Which was the best show of the Golden Age of TV? Wars have been fought over smaller questions, and while the critical consensus seems to have settled on The Wire and its unrelenting thematic focus, it is still easy to pick an argument about it a decade later.

It doesn’t help that there is a hazy boundary between when that Golden Age ended and our current era of peak TV began. Certainly it encompassed HBO’s holy trinity of The Sopranos, Deadwood and The Wire, bringing us up to 2008, but AMC then muddies the waters. How much of the runs of Mad Men and Breaking Bad count? The cut-off point could be pushed as far forward as 2015 with their help.

Not to let anyone down, but amidst all that confusion and quality a ‘best’ show is an impossible thing to name. What Deadwood might be is the most unique and experimental (although again, with that level of quality it depends on who you ask). Yes it is a western and does the expected job of reimagining the frontier, but it is primarily a show about a community, in a way that ties its western sensibilities to a practically soap operatic focus on its characters and their relationships. Nothing happens that hasn’t been caused by a character’s actions.


Of course, actions are one thing but Deadwood is also famous for its language. The Wire’s dialogue also feels stylised, but that comes from a painstaking attempt to capture the feel of real Baltimore communities and institutions; Deadwood goes the opposite way and plays like particularly lyrical theatre, complete with soliloquies. It has the most beautiful phrasing in television – and in film for that matter – but grew equally famous for swearing on a level scarcely matched outside of The Thick of It.

Those duelling impulses, between lyrical beauty and visceral shock, point to the heart of Deadwood’s appeal. Creator David Milch poured in his high falutin ideas, but the show’s tightly plotted heart points to the his years learning the TV craft in NYPD Blue. It never forgot to be an engaging television show. What is most remarkable about Deadwood is that this carefully set up domino-effect plotting dovetails perfectly with its thematic goals.

That works because Deadwood is about humanity. It is about watching a place on the cusp of civilisation take those steps into the world we recognise today. That is clear on the larger scale – over the course of the three series that do exist, the eponymous town of Deadwood literally signs up to join the United States – but it is also made clear in the way each episode is plotted. Something happens, a character reacts as expected, and the chain reaction kicks up all kinds of issues across the town. The average Deadwood plot is an example of how the butterfly effect works in an enclosed community.

That is one reason why the show’s third series is so compulsively viewable. For two series the conflicting interests of heroes and antiheroes had been working as a plot engine, but in the third an outright villain strides into camp, knocks a hole in a wall to make himself a balcony, and watches the chaos he creates.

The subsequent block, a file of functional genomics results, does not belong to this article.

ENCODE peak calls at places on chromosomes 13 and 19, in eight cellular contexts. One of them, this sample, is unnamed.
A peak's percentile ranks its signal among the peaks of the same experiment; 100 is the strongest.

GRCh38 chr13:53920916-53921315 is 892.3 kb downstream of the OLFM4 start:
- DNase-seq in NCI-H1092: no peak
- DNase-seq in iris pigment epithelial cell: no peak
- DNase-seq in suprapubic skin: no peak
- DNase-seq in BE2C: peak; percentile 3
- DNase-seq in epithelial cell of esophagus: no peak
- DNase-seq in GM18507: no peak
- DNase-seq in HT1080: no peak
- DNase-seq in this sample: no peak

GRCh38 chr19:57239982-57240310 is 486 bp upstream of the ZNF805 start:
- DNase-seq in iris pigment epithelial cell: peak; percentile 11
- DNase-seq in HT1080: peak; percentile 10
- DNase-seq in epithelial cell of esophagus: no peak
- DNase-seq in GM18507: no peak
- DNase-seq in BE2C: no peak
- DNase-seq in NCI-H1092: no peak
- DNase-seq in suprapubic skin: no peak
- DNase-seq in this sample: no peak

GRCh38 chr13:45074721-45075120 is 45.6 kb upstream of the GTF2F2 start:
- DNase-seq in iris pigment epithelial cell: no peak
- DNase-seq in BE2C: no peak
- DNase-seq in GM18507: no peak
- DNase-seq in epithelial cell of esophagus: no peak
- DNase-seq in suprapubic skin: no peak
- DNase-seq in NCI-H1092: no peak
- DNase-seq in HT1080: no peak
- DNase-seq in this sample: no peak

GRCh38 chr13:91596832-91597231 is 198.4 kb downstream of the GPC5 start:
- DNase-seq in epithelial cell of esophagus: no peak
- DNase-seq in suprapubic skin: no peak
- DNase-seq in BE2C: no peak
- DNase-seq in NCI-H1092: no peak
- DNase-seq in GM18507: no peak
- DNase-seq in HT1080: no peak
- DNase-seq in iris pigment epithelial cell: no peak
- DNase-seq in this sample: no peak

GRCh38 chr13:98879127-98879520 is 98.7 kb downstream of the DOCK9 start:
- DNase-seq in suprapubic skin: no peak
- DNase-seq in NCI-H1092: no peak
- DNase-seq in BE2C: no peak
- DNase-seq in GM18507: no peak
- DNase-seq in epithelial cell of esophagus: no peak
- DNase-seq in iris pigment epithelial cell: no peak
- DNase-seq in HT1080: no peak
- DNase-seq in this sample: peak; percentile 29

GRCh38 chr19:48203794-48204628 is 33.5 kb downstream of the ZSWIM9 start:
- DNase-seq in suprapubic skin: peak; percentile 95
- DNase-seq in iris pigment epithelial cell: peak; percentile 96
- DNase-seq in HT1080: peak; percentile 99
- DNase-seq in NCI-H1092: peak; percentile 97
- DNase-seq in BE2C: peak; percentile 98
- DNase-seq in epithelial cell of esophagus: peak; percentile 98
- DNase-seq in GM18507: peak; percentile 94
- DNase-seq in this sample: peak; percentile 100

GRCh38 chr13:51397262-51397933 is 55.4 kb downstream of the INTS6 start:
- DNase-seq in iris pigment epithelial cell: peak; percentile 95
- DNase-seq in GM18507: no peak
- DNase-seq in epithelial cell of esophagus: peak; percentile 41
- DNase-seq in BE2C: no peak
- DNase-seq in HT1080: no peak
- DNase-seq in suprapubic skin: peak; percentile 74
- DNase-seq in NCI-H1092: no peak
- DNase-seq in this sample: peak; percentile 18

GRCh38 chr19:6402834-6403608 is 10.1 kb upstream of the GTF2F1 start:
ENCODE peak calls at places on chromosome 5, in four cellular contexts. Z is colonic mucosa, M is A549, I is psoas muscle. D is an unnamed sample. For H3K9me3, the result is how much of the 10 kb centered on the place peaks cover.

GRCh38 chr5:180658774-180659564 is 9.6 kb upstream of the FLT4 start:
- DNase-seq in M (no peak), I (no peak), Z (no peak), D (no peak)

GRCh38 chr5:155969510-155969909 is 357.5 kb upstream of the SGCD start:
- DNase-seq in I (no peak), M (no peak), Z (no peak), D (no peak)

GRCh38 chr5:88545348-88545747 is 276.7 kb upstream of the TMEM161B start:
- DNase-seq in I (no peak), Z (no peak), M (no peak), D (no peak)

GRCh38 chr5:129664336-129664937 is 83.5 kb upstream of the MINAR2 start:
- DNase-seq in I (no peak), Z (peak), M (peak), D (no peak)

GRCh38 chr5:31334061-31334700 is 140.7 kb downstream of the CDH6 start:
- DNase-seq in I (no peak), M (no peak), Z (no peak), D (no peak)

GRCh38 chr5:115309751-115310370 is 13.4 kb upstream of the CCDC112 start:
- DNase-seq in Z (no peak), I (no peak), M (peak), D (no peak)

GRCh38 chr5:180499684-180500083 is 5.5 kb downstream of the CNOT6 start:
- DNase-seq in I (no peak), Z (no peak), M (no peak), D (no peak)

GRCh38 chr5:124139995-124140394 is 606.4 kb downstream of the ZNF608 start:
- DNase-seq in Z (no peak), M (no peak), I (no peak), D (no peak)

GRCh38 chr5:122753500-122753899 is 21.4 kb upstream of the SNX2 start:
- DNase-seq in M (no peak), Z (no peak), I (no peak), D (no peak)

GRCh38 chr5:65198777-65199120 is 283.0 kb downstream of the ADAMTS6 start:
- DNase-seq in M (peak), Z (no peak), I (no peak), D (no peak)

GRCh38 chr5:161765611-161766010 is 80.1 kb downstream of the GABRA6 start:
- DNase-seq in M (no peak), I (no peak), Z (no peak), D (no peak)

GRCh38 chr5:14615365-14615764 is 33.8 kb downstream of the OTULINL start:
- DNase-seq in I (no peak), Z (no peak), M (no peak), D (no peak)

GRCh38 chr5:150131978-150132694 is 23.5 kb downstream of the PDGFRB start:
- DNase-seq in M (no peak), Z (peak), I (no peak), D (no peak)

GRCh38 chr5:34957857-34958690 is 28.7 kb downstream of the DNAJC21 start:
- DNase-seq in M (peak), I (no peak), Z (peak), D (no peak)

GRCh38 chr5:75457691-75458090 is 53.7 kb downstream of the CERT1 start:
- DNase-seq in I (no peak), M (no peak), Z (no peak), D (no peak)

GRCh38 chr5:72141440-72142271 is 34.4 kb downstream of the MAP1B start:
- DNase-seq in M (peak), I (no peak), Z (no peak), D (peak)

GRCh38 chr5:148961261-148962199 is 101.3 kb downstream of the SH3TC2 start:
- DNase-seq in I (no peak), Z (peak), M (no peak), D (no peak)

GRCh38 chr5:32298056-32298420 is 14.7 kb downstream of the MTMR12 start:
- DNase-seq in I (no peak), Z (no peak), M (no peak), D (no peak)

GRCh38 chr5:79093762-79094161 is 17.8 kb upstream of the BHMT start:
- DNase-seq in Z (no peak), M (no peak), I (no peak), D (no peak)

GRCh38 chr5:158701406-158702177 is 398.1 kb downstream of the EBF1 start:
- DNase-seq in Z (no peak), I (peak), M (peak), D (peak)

The villain, a version of historical figure George Hearst turned into a furious walking metaphor for detached, unbridled capitalism, sets off events in the camp like never before, and he does it by threatening characters who have earned sympathy and affection over two prior series. On the thematic level, there is no way around it, Hearst is going to win. But his actions are all felt on the visceral level instead.

This works because of the writing, but largely because of the acting too. Ian McShane’s Al Swearingen, all fury and pure Machiavellian plotting, is rightly the character who will be remembered from Deadwood. But again and again the show produces high-concept ciphers who somehow turn into human beings through the complex storytelling and the hard work of the actors  Their lines are a mouthful, but the show’s warmly humanist heart needs them to deliver those lines like, well, humans, and again and again they succeed. Pairing Milch’s unique dialogue with a cast who reflect his view of an imperfect, lovable group of people give Deadwood everything it needs to work.

What it lacks of course is an ending – the one big negative for anyone’s argument that it could be the best show of TV’s Golden Age. But the show might find a way around even that, with HBO’s President entirely on board for a film, if a statement earlier this year is to be believed.

Even if that never comes to pass though, the final episode makes the camp’s ultimate future clear. You can visit the town of Deadwood today and see what became of it, or go to a hundred other American towns and take a look around; the Deadwood show’s job was to dramatise how humans reach that point, show the good, the bad, and the reasons behind progress, and in that it has already succeeded.


Created by: David Milch

Cast: Timothy Olyphant, Ian McShane, Molly Parker, Jim Beaver, W. Earl Brown, Dayton Callie, Kim Dickens, Brad Dourif, Anna Gunn

Prd: David Milch, Gregg Fienberg, Mark Tinker

Music: David Schwartz

Country: United States

Runtime: 55 minutes per episode

Year: 2004-2006

By Michael Fern

Film and TV reviewer, communications professional, sometime video editor based in Glasgow. I'm a triple threat, clearly. On Twitter @journomikey.